The U.S. Department of Housing and Urban Development (HUD) announced today that an Irvine-based mortgage lender will pay $48,000 to settle allegations it violated the Fair Housing Act by denying or delaying mortgages to women on maternity leave.
The investigation of Greenlight Financial Services began after a married couple filed a complaint with HUD alleging the company denied their application to refinance their home mortgage because the wife was on maternity leave. The HUD probe would uncover four other applicants who were on maternity leave when their loan requests were either denied or delayed until after the women returned to work.
"The fact that an applicant is on maternity leave alone is not a valid basis for denying or delaying a refinance loan," explains Bryan Greene, HUD's general deputy assistant secretary for Fair Housing and Equal Opportunity. "HUD will continue to enforce fair housing laws to ensure that no otherwise qualified applicant is illegally denied the home financing they need only because they take maternity, paternity or parental leave."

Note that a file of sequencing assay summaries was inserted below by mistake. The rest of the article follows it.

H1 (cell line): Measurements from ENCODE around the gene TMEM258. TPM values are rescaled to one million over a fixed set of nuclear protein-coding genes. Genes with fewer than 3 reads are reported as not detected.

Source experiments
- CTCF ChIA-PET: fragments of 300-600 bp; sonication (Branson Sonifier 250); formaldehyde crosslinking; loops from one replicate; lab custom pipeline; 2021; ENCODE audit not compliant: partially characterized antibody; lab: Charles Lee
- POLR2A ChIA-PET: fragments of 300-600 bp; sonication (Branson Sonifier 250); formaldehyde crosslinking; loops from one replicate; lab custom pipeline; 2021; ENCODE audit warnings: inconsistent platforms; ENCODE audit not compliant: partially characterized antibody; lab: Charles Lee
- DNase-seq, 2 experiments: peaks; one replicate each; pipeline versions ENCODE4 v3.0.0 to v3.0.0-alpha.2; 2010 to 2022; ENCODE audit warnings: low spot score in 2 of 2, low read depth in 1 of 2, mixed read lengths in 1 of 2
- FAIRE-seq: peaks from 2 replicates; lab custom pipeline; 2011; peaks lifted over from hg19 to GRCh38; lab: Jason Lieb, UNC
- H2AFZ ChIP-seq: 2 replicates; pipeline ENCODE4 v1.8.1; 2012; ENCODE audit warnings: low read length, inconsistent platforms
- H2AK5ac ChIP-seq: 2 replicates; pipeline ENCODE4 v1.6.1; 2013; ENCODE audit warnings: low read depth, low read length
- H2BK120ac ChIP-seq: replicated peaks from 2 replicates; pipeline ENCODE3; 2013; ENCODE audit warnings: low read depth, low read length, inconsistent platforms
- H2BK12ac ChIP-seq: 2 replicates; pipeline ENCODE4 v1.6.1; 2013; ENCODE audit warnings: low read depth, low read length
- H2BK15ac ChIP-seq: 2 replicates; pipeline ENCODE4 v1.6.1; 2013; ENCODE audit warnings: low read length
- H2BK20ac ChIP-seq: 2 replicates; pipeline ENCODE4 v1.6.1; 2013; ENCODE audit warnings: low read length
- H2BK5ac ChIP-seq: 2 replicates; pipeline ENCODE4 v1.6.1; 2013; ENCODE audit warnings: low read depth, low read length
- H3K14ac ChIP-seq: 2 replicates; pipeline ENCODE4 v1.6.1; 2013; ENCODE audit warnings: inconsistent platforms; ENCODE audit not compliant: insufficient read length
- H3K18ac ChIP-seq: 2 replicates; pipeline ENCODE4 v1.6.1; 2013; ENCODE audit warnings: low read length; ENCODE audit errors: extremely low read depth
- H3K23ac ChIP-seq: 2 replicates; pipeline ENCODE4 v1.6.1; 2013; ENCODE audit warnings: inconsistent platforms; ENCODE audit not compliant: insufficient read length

The agreement has Greenlight, uh, greenlighting a $20,000 payment to the couple that filed the original complaint and $7,000 each to the other four applicants.
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Now here is where this story gets weird (or typical, when it comes to such businesses). Greenlight Financial Services Inc. was started in Irvine in 2001. As this HUD investigation was under way, the Greenlight Financial name was sold in 2013 to Nationstar Mortgage Holdings, Inc. of Lewisville, Texas, which now does business, including mortgages and re-fi's, as Greenlight Loans.
The original Irvine company is now known as GFS Capital Holdings and is based in New York. It's no longer in the home mortgage business but should that change, the company must provide annual fair lending training to management and staff, according to the agreement with HUD.
Anyone who believes they have experienced discrimination may file a complaint by calling HUD's Office of Fair Housing and Equal Opportunity at (800) 669-9777 or visiting www.hud.gov/fairhousing or by downloading HUD's free housing discrimination mobile application, which can be accessed through Apple devices, such as the iPhone, iPad, and iPod Touch.